Art Installation Spotlights Climate Change With a Forest Inside a 30,000-Seat Stadium

  • KLAGENFURT, Austria
  • /
  • September 06, 2019

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Klaus Littmann, "FOR FOREST - The Unending Attraction of Nature," art intervention, Wörthersee Stadium, Klagenfurt, Austria, 2019.

FOR FOREST – The Unending Attraction of Nature, a temporary art intervention by Klaus Littmann and Austria’s largest public art installation to date, is free and open to the public daily from September 8 to October 27, 2019.

Bringing together art, nature and architecture in an unprecedented way, this monumental art intervention sees the transformation of Wörthersee football [soccer] Stadium in Klagenfurt into a native central European forest, with almost 300 trees, some weighing up to six tons each, carefully installed on the existing pitch. 

Klaus Littmann, "FOR FOREST - The Unending Attraction of Nature," art intervention, Wörthersee Stadium, Klagenfurt, Austria, 2019.

Inspired by The Unending Attraction of Nature, a dystopian drawing by Austrian artist and architect Max Peintner (b. 1937) that Littmann discovered almost thirty years ago, FOR FOREST finally brings that vision to life. Rallying in support of today’s most pressing issues on climate change and deforestation, FOR FOREST aims to challenge our perception of nature and question its future. It seeks to become a memorial, reminding us that nature, which we so often take for granted, may someday only be found in specially designated spaces, as is already the case with animals in zoos.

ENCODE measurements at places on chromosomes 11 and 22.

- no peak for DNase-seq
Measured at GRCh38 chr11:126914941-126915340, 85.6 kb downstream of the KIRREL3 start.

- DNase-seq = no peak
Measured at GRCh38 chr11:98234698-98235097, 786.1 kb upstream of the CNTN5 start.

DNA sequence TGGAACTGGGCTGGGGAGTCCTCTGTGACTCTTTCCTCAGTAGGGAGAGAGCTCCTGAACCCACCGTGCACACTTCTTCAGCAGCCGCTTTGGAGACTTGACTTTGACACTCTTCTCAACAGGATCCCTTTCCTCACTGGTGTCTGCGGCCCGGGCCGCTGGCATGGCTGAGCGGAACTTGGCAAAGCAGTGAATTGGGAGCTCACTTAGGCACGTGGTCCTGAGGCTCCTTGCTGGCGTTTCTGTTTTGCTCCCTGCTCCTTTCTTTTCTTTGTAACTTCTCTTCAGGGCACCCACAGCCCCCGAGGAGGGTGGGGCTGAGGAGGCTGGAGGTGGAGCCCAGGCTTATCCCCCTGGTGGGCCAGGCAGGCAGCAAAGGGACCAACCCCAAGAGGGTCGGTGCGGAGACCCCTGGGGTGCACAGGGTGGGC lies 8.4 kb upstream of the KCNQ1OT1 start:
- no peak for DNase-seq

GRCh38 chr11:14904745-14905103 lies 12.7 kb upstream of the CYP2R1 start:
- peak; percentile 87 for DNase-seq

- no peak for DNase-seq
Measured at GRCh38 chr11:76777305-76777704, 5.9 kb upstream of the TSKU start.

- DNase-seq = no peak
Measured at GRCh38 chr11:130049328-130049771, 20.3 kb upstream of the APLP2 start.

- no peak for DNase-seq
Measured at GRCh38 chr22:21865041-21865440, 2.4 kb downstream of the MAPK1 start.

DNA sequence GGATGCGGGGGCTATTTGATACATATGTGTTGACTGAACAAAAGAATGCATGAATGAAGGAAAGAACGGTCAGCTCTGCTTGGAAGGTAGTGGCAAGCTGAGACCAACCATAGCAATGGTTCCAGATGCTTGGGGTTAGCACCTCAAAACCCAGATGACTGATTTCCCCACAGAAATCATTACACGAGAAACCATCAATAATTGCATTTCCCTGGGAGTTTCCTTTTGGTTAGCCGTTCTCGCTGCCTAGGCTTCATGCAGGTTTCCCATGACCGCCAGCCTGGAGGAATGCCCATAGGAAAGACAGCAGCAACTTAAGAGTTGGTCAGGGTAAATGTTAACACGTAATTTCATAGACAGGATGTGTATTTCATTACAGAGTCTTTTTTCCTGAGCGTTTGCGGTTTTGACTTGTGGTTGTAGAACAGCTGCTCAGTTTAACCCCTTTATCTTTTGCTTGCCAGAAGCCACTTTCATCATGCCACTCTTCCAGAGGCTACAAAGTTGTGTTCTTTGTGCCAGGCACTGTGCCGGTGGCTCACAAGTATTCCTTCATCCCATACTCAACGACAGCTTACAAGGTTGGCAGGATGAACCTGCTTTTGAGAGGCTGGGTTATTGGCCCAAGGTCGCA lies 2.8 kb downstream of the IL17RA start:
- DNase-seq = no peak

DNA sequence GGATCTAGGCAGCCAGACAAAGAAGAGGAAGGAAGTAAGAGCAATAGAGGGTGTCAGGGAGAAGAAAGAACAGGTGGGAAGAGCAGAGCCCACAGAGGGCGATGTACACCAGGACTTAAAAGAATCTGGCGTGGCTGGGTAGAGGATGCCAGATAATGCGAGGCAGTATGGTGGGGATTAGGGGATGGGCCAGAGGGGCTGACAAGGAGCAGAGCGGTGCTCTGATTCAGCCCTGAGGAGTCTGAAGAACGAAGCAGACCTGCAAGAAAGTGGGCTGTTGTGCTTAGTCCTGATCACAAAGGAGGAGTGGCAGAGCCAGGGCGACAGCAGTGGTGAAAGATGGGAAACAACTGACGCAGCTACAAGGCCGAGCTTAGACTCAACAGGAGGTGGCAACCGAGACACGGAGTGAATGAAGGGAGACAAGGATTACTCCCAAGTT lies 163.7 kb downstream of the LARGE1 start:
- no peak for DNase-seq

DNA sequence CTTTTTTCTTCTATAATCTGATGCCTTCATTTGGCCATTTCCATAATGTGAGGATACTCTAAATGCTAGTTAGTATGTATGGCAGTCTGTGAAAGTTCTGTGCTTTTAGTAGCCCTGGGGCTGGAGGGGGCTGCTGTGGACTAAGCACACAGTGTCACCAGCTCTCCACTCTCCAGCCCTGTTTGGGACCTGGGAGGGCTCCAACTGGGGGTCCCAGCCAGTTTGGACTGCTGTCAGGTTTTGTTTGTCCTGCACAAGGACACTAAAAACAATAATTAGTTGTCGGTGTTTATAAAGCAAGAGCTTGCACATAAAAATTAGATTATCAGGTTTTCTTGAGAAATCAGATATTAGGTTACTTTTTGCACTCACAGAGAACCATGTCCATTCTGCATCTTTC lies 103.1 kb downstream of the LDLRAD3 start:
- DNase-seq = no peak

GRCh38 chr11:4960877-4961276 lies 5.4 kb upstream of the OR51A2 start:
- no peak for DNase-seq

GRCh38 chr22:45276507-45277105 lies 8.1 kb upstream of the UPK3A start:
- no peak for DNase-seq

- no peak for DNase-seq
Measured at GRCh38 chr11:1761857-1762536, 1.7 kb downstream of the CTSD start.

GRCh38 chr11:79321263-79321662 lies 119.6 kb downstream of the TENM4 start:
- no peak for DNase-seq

Overseen by Enea Landscape Architecture, the forest is composed of a diverse range of species such as silver birch, alder, aspen, white willow, hornbeam, field maple and common oak. Once transplanted the forest will take on a life of its own, changing colours as the season turns and attract wildlife.

Seating up to 30,000 spectators, the surroundings of Wörthersee Stadium will dramatically shape the visitor experience. From 10am until 10pm daily, audiences will experience a unique panorama of trees, day and night, under natural light or by floodlight. Encountering FOR FOREST will trigger a multiplicity of responses and emotions, and depending on the time of day or night the trees will form an ever-changing landscape. This captivating panorama will pave the way for a whole new perspective and understanding of forests.

Max Peintner (b. 1937) drawing used for Klaus Littmann, "FOR FOREST - The Unending Attraction of Nature," art intervention, Wörthersee Stadium, Klagenfurt, Austria, 2019.

After the free art intervention at the stadium ends, the forest will be carefully replanted on a public site in close proximity to Wörthersee Stadium at a scale of 1:1 and remain as a living ‘forest sculpture’. Parallel to this, a pavilion is planned in order to document the project for the long-term.

FOR FOREST is the trigger for a vibrant programme of related satellite events and exhibitions across the city of Klagenfurt. One of the highlights is the joint exhibition Touch Wood at the Museum of Modern Art in Carinthia (MMKK) and at the Stadtgalerie. The Wulfenia Cinema and CineCity have organised a specially curated film programme which explores the themes of nature and the environment, and includes screenings of Werner Herzog's Fitzcarraldo, Werner Boote’s Plastic Planet and Jan Haft’s The Green Planet. Entry to the film screenings is free for the duration of FOR FOREST.

Further art projects are planned for public urban spaces, including exhibitions by the Lendhauer Association and performances by Vada, the smallest theatre in the world. Wörthersee Stadium will also become the backdrop for performances and rehearsals by world-renowned Vienna Burgtheater.

Born in 1951, Klaus Littmann lives and works in Basel, Switzerland. Littmann studied at Düsseldorf Art Academy with Joseph Beuys and established himself as a mediator of contemporary art. He made his name through unique solo and group exhibitions positioned in diverse contexts. After many years working within gallery and museum spaces, he started presenting theme oriented art exhibitions in the public arena. Underlying each of his complex and unique projects is a dichotic tension highlighting the artist’s preoccupation with everyday culture and the confrontation between contemporary art and urban spaces.

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